One of the Boys

Katy Perry

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One of the Boys Review

by Stephen Thomas Erlewine

Listening to Katy Perry's litany of belched alphabets, fruity boyfriends, Vegas hangovers, and lesbian lip-locks on her debut, One of the Boys, it's easy to assume she'll do anything for attention, and a close read of her history proves that suspicion true. Prior to her transformation into a teen tart, Perry was a Christian singer operating under the name Katy Hudson -- an appellation a little bit too close to Kate Hudson, so she swapped last names and started working with big-name producer after big-name producer, cutting sessions with Glen Ballard and then the Matrix. That was enough to get buzz touting her as a next big thing in 2004, but not enough to actually get a record into the stores, a nicety that often proves invaluable for wannabe pop stars. Given this long line of botched starts, maybe it makes sense that the 24-year-old starlet is singing with the desperation of a fading burlesque star twice her age, yet Perry's shameless pandering on One of the Boys is startling, particularly as it comes in the form of some ungodly hybrid of Alanis Morissette's caterwauling and the cold calculation of Britney Spears in her prime. This fusion is no accident, as Perry works once again with Ballard, the producer behind Morissette's breakthrough Jagged Little Pill, and Max Martin, the writer/producer of "Baby One More Time" -- and that's just for starters. She also brings aboard Desmond Child to give "Waking Up in Vegas" an anonymous, anthemic pulse, Dave Stewart to give "I'm Still Breathing" a Euro sheen, and Butch Walker to amp up the amplifiers, giving her a different sound for every imaginable demographic.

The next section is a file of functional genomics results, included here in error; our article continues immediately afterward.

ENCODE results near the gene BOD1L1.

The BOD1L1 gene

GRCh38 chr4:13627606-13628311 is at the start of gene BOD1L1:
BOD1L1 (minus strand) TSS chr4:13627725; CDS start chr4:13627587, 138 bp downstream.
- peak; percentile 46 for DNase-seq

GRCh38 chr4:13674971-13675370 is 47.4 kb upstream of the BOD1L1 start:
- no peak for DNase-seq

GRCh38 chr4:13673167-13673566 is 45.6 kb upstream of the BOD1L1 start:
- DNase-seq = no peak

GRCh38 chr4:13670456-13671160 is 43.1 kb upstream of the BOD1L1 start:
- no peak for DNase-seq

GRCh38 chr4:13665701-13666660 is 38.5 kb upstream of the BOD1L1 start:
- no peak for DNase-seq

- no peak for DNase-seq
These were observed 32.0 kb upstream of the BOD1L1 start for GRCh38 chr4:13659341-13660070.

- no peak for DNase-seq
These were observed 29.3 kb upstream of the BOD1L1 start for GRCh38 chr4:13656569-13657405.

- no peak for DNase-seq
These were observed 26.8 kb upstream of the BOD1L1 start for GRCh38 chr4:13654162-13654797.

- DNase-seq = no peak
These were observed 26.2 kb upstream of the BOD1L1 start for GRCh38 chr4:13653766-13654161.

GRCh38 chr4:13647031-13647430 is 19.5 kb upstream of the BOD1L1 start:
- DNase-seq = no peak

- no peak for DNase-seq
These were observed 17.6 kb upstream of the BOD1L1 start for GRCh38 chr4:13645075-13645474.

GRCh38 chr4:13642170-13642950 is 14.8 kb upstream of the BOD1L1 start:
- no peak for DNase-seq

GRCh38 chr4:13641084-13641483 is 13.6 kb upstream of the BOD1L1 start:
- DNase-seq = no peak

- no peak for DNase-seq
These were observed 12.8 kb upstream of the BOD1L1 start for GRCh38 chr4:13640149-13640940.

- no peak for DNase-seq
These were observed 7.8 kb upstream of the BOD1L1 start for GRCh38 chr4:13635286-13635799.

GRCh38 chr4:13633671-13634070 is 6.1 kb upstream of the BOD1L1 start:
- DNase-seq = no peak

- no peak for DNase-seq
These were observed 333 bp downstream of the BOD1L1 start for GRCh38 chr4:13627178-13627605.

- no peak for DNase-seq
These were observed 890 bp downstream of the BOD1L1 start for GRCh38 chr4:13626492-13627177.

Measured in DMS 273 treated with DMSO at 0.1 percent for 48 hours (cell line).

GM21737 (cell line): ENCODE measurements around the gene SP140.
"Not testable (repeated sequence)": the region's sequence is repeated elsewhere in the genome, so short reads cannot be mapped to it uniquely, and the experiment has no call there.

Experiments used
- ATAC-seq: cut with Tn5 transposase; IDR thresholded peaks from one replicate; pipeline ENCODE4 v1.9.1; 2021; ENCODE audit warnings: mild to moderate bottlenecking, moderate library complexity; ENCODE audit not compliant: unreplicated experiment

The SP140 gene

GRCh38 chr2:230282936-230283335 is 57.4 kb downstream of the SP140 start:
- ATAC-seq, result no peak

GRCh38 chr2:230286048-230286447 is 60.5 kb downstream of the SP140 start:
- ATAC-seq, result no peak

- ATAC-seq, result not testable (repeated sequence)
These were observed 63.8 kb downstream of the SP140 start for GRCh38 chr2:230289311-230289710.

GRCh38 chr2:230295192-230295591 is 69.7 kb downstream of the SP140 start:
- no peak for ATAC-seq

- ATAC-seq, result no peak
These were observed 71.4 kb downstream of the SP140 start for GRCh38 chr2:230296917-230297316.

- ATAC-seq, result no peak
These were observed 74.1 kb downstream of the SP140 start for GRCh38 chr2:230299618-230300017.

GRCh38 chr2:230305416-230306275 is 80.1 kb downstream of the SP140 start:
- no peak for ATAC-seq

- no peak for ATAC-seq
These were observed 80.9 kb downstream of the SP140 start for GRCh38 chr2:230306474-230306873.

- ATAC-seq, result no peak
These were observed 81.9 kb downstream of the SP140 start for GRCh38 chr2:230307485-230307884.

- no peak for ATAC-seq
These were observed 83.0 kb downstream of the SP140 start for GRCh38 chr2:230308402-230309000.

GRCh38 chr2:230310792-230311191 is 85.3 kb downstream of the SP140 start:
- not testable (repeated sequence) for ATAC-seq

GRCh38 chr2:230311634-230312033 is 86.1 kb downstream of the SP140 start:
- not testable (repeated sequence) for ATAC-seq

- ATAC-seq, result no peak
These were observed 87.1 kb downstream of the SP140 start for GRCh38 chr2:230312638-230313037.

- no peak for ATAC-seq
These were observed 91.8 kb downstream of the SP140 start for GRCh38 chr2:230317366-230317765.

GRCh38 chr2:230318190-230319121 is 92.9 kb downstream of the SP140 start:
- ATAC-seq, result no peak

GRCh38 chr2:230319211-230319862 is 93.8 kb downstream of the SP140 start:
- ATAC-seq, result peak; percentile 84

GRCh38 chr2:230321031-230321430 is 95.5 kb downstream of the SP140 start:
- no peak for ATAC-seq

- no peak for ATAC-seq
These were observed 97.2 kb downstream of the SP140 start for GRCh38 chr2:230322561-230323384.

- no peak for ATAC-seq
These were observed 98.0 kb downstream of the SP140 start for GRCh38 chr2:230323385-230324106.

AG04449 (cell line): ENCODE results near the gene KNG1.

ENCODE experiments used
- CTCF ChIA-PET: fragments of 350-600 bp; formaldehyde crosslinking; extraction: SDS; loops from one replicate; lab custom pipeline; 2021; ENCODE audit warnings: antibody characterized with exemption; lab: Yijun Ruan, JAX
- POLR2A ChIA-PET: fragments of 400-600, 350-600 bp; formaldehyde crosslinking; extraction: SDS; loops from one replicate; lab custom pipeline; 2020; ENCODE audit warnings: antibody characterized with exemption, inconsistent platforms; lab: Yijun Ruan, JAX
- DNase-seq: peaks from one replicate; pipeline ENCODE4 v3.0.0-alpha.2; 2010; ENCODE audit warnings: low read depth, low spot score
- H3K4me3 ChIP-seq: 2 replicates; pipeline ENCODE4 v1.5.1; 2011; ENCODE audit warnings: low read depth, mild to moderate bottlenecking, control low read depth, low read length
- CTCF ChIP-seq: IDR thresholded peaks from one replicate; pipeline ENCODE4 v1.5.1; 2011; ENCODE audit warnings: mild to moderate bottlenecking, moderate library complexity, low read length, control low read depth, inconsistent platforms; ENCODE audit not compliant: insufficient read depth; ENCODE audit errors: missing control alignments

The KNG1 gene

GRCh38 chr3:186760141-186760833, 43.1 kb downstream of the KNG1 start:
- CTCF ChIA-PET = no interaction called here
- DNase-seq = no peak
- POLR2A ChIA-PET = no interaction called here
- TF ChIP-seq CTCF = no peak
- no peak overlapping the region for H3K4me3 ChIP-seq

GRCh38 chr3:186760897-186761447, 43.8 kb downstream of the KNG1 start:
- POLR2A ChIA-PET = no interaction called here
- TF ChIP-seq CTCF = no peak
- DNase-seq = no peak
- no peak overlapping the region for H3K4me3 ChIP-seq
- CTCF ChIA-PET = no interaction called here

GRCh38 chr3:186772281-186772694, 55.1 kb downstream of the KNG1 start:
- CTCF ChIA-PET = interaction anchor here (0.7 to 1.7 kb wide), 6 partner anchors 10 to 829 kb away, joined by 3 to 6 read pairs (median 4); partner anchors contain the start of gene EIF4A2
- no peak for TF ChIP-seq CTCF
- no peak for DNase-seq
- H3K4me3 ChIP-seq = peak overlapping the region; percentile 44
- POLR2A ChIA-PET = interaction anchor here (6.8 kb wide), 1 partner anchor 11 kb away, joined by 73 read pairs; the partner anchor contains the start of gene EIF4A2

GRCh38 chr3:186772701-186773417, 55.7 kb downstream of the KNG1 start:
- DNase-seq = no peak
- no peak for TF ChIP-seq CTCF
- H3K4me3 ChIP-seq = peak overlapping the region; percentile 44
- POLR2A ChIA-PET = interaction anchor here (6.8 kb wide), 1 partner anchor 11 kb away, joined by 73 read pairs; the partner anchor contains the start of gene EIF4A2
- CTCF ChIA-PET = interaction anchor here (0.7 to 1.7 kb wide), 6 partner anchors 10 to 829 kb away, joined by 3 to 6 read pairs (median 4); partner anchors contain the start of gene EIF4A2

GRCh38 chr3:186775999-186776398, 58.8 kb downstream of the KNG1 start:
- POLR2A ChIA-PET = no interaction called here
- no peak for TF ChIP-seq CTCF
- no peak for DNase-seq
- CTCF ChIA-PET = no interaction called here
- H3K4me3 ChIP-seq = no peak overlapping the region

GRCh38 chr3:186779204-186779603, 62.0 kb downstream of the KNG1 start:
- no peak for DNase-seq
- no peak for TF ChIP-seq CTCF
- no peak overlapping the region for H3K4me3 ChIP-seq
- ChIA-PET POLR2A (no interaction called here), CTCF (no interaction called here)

All the pros give One of the Boys a cross-platform appeal, but there's little question that its revolting personality is all down to Perry, who distills every reprehensible thing about the age of The Hills reality show into one pop album. She disses her boyfriend with gay-baiting; she makes out with a girl and she's doesn't even like girls; she brags to a suitor that he can't afford her, parties till she's face-down in the porcelain, drops brands as if they were weapons, curses casually, and trades under-the-table favors. In short, she's styled herself as a Montag monster. Perry is not untalented -- she writes like an ungarbled Morissette and has an eye for details, as when she tells her emo metrosexual boyfriend to hang himself with his H&M scarf on "Ur So Gay" -- but that only accentuates how her vile wild-child persona is artifice designed to get her the stardom she craves. Maybe if the music were as trashy as the style, she could get away with it, as it would have a junky thrill, but that's where all the high-thread-count producers actually work against One of the Boys. They flatten everything out, turning the stomping Gary Glitter beat of "I Kissed a Girl" into a leaden stumble and burying Perry's voice underneath Pro Tools overdubs so it all winds up as a faceless wash of sound designed to be placed in TV shows, movie trailers, and malls -- which is of course part of the plan, as this is music designed to be everywhere after Perry's taboo flirtations break down doors. The problem is not with Perry's gender-bending, it's that her heart isn't in it; she's just using it to get her places, so she sinks to crass, craven depths that turn One of the Boys into a grotesque emblem of all the wretched excesses of this decade.

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